West Follywood 

How a progressive town founded on renters' rights and diversity ended up gridlocked, angry and elitist

Thursday, Apr 1 2010

By late March 2007, West Hollywood City Councilman John Heilman had come a very long way — some say not for the better. Once a 20-something rabble-rouser, elected in 1984 on a grassroots, renters'-rights slate, Heilman, with dyed-blond hair and a runner's physique, was now hobnobbing with the rich and politically connected at an invitation-only event at the swanky nightclub Area, where he and longtime ally West Hollywood City Councilwoman Abbe Land were pitching the city's plan for a $64 million library.

As dinner was served, John D'Amico, a West Hollywood planning commissioner, sat next to Latham & Watkins lawyer James Arnone, who often represents developers doing business in West Hollywood. D'Amico noticed that half the room was made up of wealthy real estate developers and their high-salaried entourages of consultants and lawyers — many seeking to build multimillion-dollar projects in the small, congested 1.9-square-mile city, sandwiched between Beverly Hills and Los Angeles.

"It was clear John [Heilman] and Abbe were presenting the library to big donors," D'Amico recalls. Heilman and Land openly urged the assembled diners to "donate" to the West Hollywood Library Fund, "and they just happened to be mostly developers.

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"It happens all the time," D'Amico adds. "Birthday parties [for West Hollywood City Council members] turn into fund-raisers for their favorite charities." But for years, D'Amico didn't think much about the ethical problems of West Hollywood city events at which City Council members routinely expect developers and businesspeople to write checks.

Two months ago, D'Amico, who served on the West Hollywood Planning Commission between 2003 and 2008, made a major break with his former allies, standing at a podium at a televised West Hollywood City Council meeting and calling for the ouster of "entrenched elites" who under city law face no term limits: Heilman, who has been on the City Council since Ronald Reagan was president, and Land.

To the casual observer, D'Amico might seem like a gadfly. But the respected City Hall insider was bearing witness for those who believe West Hollywood, which aggressively markets itself as "one of the most progressive cities" in the United States, is being run like a private business by its semipermanent bosses Heilman and Land. It's a fear voiced by citizens, and now examined regularly by the scrappy online newspaper WeHoNews.com.

"It has spun out of control," says D'Amico, of the shift in focus by West Hollywood elected leaders from renters' rights and diversity to luring big development and embracing the rich.

"The city needs to welcome dissent," says D'Amico, an openly gay resident whose plain-spoken ways have annoyed many on the part-time, five-member City Council. West Hollywood needs to "be more welcoming to middle-class people, who are totally shut out of the system right now," he says.

Celebrating the city's 25th anniversary, West Hollywood elected leaders portray the densely populated "urban village" as an oasis of tolerance, diversity and creativity, where celebrities such as Elton John and Sandra Bullock hang out and party after the Oscars and city leaders faithfully tend to residents' needs with social services and "innovative" policies such as requiring emergency training for occupants of high-rises in case of a fire or earthquake.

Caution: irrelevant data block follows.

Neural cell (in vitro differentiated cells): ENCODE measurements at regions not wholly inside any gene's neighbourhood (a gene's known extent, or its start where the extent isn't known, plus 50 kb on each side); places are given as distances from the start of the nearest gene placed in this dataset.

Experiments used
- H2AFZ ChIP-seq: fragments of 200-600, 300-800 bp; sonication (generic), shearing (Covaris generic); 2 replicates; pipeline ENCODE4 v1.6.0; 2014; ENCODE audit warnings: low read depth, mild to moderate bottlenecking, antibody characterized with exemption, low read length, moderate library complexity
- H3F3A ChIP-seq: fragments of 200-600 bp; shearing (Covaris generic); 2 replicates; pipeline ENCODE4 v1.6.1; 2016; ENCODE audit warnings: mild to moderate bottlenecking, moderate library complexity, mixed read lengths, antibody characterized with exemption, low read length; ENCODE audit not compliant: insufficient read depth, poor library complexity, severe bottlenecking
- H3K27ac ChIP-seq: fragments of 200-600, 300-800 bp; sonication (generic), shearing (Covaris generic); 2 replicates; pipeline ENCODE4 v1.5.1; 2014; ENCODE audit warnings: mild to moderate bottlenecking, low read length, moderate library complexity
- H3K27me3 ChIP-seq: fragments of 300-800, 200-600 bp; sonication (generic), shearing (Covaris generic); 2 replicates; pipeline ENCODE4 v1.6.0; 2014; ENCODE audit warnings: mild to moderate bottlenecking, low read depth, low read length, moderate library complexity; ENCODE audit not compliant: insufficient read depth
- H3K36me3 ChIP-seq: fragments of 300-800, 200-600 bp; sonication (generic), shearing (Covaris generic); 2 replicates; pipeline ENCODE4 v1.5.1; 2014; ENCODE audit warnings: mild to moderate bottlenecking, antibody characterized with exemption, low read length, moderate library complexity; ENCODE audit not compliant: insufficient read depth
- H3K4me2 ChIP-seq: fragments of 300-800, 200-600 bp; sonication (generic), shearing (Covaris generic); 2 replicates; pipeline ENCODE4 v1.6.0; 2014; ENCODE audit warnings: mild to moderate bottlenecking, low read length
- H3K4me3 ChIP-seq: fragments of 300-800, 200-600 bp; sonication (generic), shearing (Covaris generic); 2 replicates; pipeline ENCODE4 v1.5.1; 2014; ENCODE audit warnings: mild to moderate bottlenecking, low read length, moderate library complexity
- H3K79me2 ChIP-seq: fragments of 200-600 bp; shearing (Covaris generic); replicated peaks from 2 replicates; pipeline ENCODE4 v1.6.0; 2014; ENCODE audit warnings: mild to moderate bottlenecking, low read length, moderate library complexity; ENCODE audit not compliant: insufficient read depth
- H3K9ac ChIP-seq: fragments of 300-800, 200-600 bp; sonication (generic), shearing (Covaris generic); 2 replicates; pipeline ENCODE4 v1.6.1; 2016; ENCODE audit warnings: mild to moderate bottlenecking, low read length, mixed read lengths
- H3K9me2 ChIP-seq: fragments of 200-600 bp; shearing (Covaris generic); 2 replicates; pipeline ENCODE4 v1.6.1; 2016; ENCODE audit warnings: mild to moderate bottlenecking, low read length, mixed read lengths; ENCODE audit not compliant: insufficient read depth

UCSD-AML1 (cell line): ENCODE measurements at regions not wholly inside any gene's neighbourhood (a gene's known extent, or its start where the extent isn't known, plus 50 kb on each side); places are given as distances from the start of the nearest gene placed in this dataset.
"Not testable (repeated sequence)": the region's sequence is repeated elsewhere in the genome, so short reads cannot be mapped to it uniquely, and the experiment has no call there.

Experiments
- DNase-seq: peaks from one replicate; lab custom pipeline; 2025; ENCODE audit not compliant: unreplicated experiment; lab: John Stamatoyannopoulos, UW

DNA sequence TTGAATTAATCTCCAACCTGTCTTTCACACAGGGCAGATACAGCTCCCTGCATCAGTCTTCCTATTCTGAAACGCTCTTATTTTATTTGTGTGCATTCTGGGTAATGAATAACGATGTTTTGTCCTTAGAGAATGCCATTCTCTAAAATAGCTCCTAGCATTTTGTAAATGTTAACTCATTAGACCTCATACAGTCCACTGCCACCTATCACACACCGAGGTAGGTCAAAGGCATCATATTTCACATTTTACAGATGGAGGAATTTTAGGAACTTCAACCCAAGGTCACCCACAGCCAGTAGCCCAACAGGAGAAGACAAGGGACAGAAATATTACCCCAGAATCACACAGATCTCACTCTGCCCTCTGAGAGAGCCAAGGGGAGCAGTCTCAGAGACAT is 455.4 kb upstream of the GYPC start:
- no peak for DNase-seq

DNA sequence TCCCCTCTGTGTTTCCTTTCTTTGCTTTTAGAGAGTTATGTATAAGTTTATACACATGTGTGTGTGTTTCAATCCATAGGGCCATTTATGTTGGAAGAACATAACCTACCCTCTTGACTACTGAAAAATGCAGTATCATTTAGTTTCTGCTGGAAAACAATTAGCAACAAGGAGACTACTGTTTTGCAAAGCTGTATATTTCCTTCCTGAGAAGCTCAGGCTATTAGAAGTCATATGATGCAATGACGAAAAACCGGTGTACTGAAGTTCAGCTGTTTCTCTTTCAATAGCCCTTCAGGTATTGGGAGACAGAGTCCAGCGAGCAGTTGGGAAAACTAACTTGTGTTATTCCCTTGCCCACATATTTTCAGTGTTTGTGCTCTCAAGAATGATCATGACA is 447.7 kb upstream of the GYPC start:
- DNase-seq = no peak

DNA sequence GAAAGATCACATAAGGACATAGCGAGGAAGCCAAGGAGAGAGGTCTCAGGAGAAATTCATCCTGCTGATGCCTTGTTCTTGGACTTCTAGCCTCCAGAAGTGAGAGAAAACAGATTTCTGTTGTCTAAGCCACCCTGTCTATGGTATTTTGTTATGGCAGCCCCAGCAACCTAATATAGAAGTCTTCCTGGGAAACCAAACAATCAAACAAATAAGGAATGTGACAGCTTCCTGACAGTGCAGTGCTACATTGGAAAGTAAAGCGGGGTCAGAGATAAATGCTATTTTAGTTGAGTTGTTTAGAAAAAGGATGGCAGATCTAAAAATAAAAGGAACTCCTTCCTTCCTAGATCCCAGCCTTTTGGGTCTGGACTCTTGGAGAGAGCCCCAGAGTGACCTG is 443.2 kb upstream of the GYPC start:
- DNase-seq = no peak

"It's going in a great direction," says current West Hollywood Mayor Abbe Land, who this month hands the job of mayor back to Heilman. A sassy, hard-core feminist whose day job is co–chief executive officer of the Saban Free Clinic in Los Angeles, she says, "We've accomplished a lot over the past 25 years, and we're still committed to spending dollars on social services."

But community activists and renegade City Hall insiders say something quite different: that vindictive politics reigns, big development trumps citizen concerns, and deep-pocketed incumbents maintain their long hold on power by taking money from developers, fighting term limits and encouraging anti-outsider cliques.

"The political culture is very closed," says Lauren Meister, who ran twice for City Council, most recently in 2009. "You're either one of the insiders or you're not. As much as we'd like to think that West Hollywood is very progressive, the politics is actually very old-school."

Last year, West Hollywood council members Heilman, Land, John Duran and Jeff Prang decided to shun the most basic, and possibly most important, of progressive principles: a democratic election. They refused to let West Hollywood's 4,000 to 5,800 active voters elect a council member to fill a rare vacant seat on the City Council, choosing by "consensus" to handpick someone for the seat.

Heilman, Land and Duran recently voted to spend $115,000 on high-end "production-related services" for the city's 25th anniversary — Prang voted against it. But the four justified their opposition to a special election, in part by citing its unbearable $150,000 cost — in fact, a modest expenditure from a $71.5 million general fund that has a reserve of several million dollars.

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